Loneliness – that feeling that you’re on your own in the world – is a really hard thing to experience. But you're not alone in feeling lonely! Recent research from ReachOut has found that one in two young people are stressed or worried about feeling lonely.
You don’t have to be physically alone to feel lonely. It can also happen when you’re surrounded by friends or family. The good news is: loneliness isn’t something you have to manage by yourself. First, it’s good to clarify what loneliness feels like, then you can try some strategies to make you feel more connected to other people.
What does loneliness feel like?
Sometimes accepting that you’re feeling lonely can be really tough, especially if you don’t understand why you’re feeling that way.
When you’re lonely, you might be feeling:
- isolated or cut off from others
- sad or down
- like nobody cares about you
- like everyone is too busy to talk to you
- like there’s something wrong with you
- a strong desire for connection and meaningful relationships.
If you’re feeling lonely, you might notice:
- you’re more worried or anxious in social situations because you feel like you have no one to talk to
- you’re texting or calling a lot of people to try and feel connected
- you’re struggling to sleep
- your appetite has changed
- you’re picking up unhealthy habits like excessive gaming or abusing drugs and alcohol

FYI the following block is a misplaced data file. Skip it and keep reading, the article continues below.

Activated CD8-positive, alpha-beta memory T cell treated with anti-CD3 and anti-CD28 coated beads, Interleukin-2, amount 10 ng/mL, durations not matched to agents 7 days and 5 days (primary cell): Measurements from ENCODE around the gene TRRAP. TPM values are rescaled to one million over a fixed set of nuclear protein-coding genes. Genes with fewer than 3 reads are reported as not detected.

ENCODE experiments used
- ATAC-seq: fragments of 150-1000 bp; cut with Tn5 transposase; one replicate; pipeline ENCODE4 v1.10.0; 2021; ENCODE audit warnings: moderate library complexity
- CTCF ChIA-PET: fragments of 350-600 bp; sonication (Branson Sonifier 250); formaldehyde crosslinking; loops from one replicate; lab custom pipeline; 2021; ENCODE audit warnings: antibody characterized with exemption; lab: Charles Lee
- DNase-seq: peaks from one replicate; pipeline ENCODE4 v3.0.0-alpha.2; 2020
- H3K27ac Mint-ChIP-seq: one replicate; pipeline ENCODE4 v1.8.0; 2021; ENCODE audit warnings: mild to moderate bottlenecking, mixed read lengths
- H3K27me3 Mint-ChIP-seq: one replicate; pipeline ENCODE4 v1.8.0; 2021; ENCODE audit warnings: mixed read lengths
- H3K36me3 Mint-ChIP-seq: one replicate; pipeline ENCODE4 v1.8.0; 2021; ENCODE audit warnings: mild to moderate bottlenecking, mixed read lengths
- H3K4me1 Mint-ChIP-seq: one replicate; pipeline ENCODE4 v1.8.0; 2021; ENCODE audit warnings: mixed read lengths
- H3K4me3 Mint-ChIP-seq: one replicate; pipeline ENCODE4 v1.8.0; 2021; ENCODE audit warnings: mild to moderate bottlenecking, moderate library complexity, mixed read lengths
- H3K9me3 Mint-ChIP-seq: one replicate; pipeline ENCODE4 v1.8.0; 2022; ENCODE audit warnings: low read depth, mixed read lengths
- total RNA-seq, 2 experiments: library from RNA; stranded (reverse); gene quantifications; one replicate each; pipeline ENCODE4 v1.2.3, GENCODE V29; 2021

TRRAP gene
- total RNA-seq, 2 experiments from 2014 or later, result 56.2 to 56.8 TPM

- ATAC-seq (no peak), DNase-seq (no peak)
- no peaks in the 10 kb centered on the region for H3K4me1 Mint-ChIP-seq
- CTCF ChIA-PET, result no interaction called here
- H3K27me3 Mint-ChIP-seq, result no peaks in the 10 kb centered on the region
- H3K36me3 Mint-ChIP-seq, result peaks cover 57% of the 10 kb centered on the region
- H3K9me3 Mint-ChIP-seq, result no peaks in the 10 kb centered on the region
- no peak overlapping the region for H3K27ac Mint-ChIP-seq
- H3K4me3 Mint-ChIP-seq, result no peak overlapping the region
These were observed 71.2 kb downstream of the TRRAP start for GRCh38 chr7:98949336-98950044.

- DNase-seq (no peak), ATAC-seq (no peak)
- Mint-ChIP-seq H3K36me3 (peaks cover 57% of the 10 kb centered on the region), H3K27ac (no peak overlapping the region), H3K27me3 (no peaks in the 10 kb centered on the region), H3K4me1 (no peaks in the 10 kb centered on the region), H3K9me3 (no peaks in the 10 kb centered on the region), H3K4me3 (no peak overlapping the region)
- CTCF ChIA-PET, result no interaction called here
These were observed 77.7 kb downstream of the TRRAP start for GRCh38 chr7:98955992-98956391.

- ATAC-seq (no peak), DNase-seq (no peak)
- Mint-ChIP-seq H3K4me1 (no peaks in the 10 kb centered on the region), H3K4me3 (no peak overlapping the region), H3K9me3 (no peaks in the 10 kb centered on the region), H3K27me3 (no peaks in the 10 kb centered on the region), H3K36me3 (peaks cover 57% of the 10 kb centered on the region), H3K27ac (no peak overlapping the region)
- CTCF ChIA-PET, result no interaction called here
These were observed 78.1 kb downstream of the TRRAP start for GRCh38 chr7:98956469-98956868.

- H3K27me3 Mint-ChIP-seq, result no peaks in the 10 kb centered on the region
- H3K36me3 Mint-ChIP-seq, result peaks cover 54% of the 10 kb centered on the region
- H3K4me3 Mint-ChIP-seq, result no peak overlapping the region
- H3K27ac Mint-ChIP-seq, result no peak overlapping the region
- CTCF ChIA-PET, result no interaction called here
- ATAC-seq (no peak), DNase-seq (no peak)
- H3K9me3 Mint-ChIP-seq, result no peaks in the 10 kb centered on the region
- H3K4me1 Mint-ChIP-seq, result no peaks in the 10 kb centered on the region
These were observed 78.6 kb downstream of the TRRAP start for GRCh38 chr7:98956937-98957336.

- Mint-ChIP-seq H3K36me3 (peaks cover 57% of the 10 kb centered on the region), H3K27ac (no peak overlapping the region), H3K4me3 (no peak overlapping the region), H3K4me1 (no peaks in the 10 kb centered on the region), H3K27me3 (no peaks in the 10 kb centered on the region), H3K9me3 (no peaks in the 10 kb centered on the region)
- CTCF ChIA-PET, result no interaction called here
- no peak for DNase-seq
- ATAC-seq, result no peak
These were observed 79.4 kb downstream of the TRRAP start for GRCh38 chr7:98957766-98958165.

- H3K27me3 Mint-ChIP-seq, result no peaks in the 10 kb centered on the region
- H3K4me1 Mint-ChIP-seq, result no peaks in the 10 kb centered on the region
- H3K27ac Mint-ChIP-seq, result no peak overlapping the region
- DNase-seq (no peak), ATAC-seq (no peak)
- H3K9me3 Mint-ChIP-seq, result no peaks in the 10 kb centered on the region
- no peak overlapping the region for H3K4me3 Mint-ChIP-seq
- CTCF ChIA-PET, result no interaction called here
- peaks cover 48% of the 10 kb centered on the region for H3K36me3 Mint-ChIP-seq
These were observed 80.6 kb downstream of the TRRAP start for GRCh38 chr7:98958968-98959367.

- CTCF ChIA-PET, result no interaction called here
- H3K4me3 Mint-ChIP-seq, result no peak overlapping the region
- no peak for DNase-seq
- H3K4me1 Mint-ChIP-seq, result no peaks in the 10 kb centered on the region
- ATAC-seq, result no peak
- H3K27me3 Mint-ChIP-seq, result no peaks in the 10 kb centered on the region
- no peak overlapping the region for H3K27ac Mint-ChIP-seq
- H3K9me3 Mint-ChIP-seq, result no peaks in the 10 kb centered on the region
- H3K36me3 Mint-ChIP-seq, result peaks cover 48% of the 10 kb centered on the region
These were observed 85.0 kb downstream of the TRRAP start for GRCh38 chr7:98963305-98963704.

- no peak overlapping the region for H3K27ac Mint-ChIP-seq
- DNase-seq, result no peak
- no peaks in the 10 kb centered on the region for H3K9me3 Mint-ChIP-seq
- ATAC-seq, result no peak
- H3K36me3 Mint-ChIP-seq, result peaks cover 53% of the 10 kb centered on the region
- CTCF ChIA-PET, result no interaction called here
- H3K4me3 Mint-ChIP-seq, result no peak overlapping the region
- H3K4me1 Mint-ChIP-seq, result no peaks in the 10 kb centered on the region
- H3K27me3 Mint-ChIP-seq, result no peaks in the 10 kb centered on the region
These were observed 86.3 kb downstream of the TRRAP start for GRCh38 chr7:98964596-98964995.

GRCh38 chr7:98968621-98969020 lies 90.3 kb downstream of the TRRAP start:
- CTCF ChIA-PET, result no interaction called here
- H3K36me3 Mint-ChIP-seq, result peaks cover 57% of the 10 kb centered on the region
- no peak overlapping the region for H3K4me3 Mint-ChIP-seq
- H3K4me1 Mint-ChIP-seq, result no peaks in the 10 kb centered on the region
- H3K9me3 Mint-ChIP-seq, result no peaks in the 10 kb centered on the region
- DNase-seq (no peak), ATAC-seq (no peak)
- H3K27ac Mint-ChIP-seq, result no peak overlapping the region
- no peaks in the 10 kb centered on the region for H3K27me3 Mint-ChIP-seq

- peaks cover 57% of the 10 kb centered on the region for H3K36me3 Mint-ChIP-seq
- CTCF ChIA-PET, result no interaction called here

- your mood, mental health or wellbeing is affected.
Why do people feel lonely?
Just because you’re feeling lonely, it doesn’t mean you’re ‘different’ or ‘weird’: in fact, it means you have more in common with the people around you than you might realise. Because loneliness is so common, it makes sense that there are also lots of different reasons why people feel lonely. Here are a few of the main ones:
- Feeling distant from friends. Ever felt like you’re not really connected to your friends, even though they’re just one tap of a button away? It’s very common to feel this way.
- Being single. Whether it’s your friends all getting into relationships and dating, constantly seeing dating shows on TV, or feeling pressure from your extended family to bring someone home, it can feel like romantic relationships are at the front of everyone’s mind. It can be tough feeling like you’re missing out on something.
- Not fitting in. Maybe you have different interests to the people at your school. Or maybe you just dress differently. In any case, feeling like you don’t fit in can make the symptoms of loneliness even worse and can mean it’s even more difficult to make friends and feel connected.
- Looking after a parent or sibling. Being a carer for someone close to you who is sick or has a disability can often make you feel like you have the weight of the world on your shoulders. After all, a lot of your friends won’t know what it’s like to have a brother with Down syndrome or a mother with bipolar disorder, so being a carer can leave you feeling like you can’t really talk to people – let alone have them over for dinner or a sleepover.